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The growth of Substack has got people talking, not least, the financial media, always in search of the next startup to go viral:

  • Is Substack the media future we want? (FT, January 4, 2021)
  • How newsletters are making big bucks from your inbox (FT, December 15, 2020)
  • Substack now has more than half a million subscribers (FT, March 31, 2021)

Is this the new face of publishing? In case you don’t know, Substack (founded 2017) is a website with a very simple business model: it is a paid, collective blog (although they don’t use that term; they call it a newsletter). Its stated goal is “Make it simple to start a publication that makes money from subscriptions.” Anyone can publish content on Substack, without payment if the content is free. If you charge people to read your content, then Substack takes 10% of the revenue (as well as payment processing fees). Stories of writers earning tens of thousands of dollars per month have created a herd instinct, which means that people are falling over themselves to start writing for the platform in the hope of untold riches – most tantalizingly for some, the prospect of earning more than they could as a salaried journalist on a national newspaper.

What is perhaps less usual is that Substack carries no adverts, and is owned by a prominent VC company.

There is an interesting historical appraisal of subject blogs on the Substack site itself, although that piece is perhaps not so much a neutral history of journalism as a spirited defence of the Substack model: “We believe that what you read matters. And we believe that there has never been a better time to bolster and protect those ideals. Now, more than ever, publishers of news and similar content can be profitable through direct payments from readers.” It’s not surprising there is big investment behind the company: an internet startup that is earning revenue from the start!

Yet there is a paradox at the heart of Substack, which becomes clear as you envisage its next stage in its growth. The initial business model for blogs is very simple. You build a simple website, write some content, and people read it. If your content is valuable, you can sell it.

The problem is that there are thousands of blog sites, and no way of communicating with the public about what is available on each individual’s blog. Google will index your site, but it’s very unlikely you will be found unless you have some very specific terms and discussion on your site.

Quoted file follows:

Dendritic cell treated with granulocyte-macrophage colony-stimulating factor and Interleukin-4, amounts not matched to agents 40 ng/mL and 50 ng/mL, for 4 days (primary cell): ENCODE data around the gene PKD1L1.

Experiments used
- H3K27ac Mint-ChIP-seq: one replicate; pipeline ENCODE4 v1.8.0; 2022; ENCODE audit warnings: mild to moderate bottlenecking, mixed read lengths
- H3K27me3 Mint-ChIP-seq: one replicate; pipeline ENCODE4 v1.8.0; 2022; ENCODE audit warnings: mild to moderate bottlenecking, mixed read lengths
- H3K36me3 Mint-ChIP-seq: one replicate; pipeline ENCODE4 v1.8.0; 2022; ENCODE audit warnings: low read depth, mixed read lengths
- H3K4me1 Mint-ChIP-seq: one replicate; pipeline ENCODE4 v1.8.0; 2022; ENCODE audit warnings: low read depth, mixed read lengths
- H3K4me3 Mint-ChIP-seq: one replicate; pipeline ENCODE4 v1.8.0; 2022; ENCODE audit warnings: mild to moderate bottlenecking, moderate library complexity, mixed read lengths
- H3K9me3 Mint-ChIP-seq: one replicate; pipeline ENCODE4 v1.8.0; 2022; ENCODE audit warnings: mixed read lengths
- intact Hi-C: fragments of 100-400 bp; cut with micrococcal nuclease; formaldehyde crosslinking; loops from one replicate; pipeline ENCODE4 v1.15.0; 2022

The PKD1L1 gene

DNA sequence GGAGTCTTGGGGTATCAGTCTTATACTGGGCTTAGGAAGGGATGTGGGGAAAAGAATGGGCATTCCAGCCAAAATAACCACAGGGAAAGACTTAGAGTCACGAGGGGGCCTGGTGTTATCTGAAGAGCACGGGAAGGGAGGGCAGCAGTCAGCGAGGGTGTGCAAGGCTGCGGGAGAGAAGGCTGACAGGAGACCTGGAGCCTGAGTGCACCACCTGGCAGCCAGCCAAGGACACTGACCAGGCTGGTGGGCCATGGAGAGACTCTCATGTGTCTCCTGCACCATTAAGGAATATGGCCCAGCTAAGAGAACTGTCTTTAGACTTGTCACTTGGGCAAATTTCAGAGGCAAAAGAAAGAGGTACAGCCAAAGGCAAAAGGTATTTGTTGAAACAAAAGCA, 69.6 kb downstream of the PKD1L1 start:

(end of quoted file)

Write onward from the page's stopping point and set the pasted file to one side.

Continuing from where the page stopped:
So it was reasonable to think of some sites pulling together individual writers’ contributions. Medium is one well-known example of a collective blog, which specialises in subject collections; I read it for its technology coverage. It was founded by Evan William in 2012, and from the start allowed anyone to create content (as does Substack). Williams had already created Blogger, and sold it to Google in 2003, so he had a track record in the web publishing area. Initially, the content on Medium was provided free, but from 2017 users had to pay a subscription to access it. What is its business model? An interesting site, ProductMint, provides details here.  Medium is subscription-based, but you pay for Medium as a whole, not for individual contributors, unlike Substack. You get a curated inbox with stories relevant to the topics you have shown an interest in. Published content is appraised for quality. In other words, you read Medium because of Medium; you typically don’t head straight for individual named contributors, and it’s quite revealing that I don’t remember ever trying to search for content on a theme in Medium; I just want to read what is new. Medium gives me a nicely curated collection of a few articles every few days. Substack’s goals are in harmony with the individual contributors: both want to earn money from the site. However, the focus on individual contributors means that, unlike a newspaper, there is nobody to tell you where a story has been dealt with elsewhere; Substack authors care little about what else is on the site. Substack is essentially thousands of private newspapers working independently of each other. The whole is not greater than the sum of the parts: the only benefit of Substack is an easy-to-remember URL and an efficient publishing and delivery system. Here is the paradox: as Substack grows, it becomes more and more difficult to find content. There is no recommendation engine. There is no curation. You might as well be on an independent site, so why should journalists stay on Substack once they have made their reputation? Substack hopes it becomes a vast brand like YouTube, but ultimately that denigrates the content. What Substack really needs is an editorial desk linking, providing navigation, filling in the gaps (if Substack is to provide the alternative to a newspaper, you don’t want to miss major events just because nobody has covered them). In other words, Substack needs to become a digital newspaper. Hang on, isn’t that what the successful journalists on Substack were trying to get away from?